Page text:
their job. The delays demonstrate the bind the government is in as it
desperately seeks to reduce state costs without causing a social rupture.
Dozens of Cubans interviewed in the capital and elsewhere said nothing
has happened yet, and the uncertainty is excruciating.
This week, government and union leaders acknowledged for the first time
that the layoff program was beset by problems. They criticized Labor
Ministry employees for failing to communicate with each other, and
denounced incompetence among thousands of workers' commissions set up to
decide who gets laid off.
They said some positions had been eliminated in the health, tourism and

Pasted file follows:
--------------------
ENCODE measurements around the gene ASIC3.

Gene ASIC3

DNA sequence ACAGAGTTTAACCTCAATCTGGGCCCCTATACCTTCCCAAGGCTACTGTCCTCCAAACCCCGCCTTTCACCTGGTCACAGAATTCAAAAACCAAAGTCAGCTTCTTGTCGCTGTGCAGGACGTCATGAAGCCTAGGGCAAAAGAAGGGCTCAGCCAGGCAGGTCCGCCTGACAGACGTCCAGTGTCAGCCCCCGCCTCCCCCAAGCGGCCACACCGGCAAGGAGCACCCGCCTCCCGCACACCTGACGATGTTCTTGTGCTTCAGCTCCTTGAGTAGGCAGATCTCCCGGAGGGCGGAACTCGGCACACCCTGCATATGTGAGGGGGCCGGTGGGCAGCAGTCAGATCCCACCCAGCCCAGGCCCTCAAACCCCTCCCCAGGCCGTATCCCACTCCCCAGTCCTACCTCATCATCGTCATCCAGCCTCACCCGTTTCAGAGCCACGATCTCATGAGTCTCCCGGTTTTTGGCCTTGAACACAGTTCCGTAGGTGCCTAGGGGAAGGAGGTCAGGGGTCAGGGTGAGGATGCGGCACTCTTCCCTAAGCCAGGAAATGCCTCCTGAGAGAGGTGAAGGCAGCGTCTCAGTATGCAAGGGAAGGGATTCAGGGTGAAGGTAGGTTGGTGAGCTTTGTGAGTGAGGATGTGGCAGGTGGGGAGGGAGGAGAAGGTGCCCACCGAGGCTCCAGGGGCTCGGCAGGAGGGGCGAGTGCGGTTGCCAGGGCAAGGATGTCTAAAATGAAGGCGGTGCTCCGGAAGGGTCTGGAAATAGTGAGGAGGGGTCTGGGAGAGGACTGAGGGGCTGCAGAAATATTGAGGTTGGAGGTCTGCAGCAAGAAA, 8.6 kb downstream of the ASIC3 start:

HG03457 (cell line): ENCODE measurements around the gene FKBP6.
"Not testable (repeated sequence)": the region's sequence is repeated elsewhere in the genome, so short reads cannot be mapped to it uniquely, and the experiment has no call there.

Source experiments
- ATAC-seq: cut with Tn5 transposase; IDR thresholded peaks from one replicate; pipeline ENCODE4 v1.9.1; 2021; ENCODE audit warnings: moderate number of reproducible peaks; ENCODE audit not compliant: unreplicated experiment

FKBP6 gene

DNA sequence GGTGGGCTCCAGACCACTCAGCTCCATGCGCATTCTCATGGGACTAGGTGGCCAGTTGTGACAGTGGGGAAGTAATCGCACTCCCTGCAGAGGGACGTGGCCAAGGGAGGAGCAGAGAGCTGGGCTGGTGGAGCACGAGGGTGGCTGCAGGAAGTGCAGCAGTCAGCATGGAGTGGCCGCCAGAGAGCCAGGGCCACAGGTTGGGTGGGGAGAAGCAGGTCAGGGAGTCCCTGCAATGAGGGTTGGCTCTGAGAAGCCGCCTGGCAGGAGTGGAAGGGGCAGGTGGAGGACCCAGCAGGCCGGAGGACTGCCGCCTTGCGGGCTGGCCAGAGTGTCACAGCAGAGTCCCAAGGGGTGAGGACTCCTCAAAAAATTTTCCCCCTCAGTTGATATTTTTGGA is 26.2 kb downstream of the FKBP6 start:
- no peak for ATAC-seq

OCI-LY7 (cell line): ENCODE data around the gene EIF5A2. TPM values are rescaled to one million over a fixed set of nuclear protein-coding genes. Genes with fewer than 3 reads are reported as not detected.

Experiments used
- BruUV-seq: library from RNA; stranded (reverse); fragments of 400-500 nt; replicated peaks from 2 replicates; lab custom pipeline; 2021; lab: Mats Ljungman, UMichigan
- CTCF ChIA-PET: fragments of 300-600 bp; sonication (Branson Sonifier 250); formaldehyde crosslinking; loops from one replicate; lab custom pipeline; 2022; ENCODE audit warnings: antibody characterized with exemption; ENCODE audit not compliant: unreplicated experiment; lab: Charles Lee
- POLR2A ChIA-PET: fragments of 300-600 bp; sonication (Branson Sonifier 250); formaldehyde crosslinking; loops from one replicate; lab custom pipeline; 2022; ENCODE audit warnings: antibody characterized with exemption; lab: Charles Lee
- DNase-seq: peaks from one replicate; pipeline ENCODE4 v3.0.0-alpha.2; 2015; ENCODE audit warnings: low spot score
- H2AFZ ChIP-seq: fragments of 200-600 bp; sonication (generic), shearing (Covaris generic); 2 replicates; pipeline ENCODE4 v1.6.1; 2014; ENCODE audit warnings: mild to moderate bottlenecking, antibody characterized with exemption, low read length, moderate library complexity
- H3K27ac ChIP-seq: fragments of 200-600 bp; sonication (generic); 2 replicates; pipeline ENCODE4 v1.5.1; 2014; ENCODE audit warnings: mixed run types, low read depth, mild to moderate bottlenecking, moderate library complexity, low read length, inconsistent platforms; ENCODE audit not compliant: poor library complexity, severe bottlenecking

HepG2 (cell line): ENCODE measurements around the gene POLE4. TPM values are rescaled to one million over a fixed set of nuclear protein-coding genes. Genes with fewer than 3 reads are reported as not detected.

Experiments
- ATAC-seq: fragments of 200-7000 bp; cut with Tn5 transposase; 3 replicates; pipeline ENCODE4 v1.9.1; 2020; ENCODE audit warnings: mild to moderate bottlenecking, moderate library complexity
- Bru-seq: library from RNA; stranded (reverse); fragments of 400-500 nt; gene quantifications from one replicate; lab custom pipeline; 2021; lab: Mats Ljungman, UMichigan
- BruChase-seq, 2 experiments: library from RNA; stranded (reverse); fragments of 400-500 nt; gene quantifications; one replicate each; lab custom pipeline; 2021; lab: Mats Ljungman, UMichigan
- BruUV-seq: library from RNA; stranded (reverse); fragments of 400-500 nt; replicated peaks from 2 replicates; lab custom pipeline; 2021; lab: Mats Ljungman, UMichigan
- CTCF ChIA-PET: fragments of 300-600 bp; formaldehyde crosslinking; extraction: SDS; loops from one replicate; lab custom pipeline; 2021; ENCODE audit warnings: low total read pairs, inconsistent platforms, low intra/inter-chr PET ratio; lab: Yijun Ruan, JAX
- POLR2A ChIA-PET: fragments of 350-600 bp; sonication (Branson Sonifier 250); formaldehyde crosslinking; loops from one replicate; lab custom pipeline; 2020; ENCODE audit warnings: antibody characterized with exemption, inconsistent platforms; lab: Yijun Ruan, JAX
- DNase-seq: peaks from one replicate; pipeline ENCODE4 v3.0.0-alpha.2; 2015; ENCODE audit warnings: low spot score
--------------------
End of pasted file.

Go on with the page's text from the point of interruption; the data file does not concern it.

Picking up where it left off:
sugar industries, but gave no numbers.
Left unsaid in the official account was the fact that firing so many
people is potentially incendiary in a country that has billed itself
since Fidel Castro's 1959 revolution as seeking to build an egalitarian
utopia. Cubans have never been promised riches, but a job has always
been considered a birthright in the Socialist state.
The concept of unemployment is foreign to most Cubans, who have
dutifully trudged to work for decades in broken factories, overstaffed
offices and barren stores - even if there wasn't much to do when they
Most workers make less than $20 a month, but receive generous subsidies,
including free health care and education. Before the layoffs and other
economic changes were announced, the official unemployment rate was just
1.7 percent, and the state employed 84 percent of the work force.